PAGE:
How To Add Security Headers + More New Defender Features
Defender’s back in the ring for round 2.2.2. And he’s coming in hot with three brand new security features – all specifically designed to lay the smackdown on cowardly hackers and bots.
Your website’s safety is at stake, so let’s not delay.
Defender 2.2.2 recently entered the ring complete with a brand new set of knockout security features.
And in this article we’re shining the spotlight on three of the standouts:
- HTTP Security Headers
- Prevent User Enumeration
- Block WordPress Rest API
I’ll also be showing you how easy it is to instantly arm your website with these new weapons.
Because the truth of the matter is, if you’re not constantly updating your site’s security, you’re playing with fire.
Every day hackers and criminals are finding new ways to exploit even the most ‘secure’ of websites.
And if you’re not up with the latest website security measures, you’re leaving your site vulnerable.
That’s Where This Large Wrestler Dude Steps In…
New Round Here?
Meet Defender, our premiere security plugin and your personal [internet] crime fighting machine (he’s not as scary as he looks, unless you’re an evil hacker).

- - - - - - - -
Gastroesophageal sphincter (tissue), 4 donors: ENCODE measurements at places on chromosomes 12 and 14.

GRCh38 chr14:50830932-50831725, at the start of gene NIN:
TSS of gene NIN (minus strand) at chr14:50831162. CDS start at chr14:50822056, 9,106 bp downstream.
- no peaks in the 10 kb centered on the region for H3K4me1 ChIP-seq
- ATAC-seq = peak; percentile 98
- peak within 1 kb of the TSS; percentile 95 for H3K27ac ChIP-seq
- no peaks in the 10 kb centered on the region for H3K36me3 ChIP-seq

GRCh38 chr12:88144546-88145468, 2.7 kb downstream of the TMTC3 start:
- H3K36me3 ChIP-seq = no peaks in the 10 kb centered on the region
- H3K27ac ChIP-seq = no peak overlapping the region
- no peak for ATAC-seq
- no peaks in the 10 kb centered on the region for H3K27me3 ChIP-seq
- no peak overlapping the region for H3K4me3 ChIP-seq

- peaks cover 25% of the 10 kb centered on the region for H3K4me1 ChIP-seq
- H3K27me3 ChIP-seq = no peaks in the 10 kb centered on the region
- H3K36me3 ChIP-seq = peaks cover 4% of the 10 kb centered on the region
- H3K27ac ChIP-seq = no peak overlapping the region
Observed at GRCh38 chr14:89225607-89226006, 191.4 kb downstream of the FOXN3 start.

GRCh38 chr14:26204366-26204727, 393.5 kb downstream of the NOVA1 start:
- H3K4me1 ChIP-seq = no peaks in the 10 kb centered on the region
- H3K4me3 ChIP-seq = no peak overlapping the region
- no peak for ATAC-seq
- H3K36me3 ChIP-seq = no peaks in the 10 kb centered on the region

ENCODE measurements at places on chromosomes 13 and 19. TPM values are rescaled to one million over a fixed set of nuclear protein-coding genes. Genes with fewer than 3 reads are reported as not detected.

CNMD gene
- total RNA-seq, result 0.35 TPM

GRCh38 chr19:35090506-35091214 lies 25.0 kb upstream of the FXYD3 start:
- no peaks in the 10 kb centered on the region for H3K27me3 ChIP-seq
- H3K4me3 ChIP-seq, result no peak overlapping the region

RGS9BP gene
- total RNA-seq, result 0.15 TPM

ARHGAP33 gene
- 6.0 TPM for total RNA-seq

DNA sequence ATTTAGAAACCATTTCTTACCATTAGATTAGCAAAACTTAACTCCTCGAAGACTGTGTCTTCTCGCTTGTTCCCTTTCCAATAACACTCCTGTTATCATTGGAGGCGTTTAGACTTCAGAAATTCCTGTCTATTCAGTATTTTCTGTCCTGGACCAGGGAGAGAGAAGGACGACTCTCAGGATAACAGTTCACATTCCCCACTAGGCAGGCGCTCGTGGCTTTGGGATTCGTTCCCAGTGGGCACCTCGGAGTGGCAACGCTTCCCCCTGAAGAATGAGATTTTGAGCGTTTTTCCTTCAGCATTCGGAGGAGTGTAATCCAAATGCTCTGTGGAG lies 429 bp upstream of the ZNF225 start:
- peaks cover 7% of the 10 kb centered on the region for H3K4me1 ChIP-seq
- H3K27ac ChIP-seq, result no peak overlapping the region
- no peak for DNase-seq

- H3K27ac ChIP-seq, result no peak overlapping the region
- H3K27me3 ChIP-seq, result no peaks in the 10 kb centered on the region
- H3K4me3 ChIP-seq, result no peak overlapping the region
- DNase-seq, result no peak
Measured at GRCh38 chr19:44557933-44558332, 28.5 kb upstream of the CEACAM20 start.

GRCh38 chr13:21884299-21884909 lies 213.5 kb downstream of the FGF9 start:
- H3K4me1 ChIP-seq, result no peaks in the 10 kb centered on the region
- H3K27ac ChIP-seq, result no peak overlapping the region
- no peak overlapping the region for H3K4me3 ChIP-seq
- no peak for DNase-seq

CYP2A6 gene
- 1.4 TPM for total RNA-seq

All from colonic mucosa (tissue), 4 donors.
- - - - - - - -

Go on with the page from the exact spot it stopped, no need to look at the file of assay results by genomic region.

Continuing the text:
Hackers… Brute force attacks… Malicious bots…
They’re all no match for Defender’s mighty WordPress security shields and cloaking technology.
Tag-team with this plugin for instant access to: user security scans, vulnerability reports, two-factor authentication, safety recommendations, and tons more!
The point is…
Defender Has The Scariest Web Villains Squirming
And in it’s latest update, this robust plugin adds even more notches to it’s heavyweight security belt.
The best part?
Enforcing most of them takes no more than a click of a button.
But before we press on, PSA:
But as I said earlier, the safety of your website depends on this – so on to the barnstorming features!
Hit Hackers Where It Hurts: HTTP Security Headers
Much like relationships, communication is one of the keys to a safer and more secure website.